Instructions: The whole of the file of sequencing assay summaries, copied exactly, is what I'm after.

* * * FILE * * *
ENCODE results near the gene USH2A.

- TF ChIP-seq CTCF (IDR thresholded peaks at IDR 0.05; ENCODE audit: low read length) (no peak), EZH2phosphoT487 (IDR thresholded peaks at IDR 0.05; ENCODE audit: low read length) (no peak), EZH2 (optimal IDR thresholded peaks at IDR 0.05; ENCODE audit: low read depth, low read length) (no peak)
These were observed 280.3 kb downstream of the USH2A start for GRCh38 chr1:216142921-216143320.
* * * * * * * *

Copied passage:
ENCODE results near the gene USH2A.

- TF ChIP-seq CTCF (IDR thresholded peaks at IDR 0.05; ENCODE audit: low read length) (no peak), EZH2phosphoT487 (IDR thresholded peaks at IDR 0.05; ENCODE audit: low read length) (no peak), EZH2 (optimal IDR thresholded peaks at IDR 0.05; ENCODE audit: low read depth, low read length) (no peak)
These were observed 280.3 kb downstream of the USH2A start for GRCh38 chr1:216142921-216143320.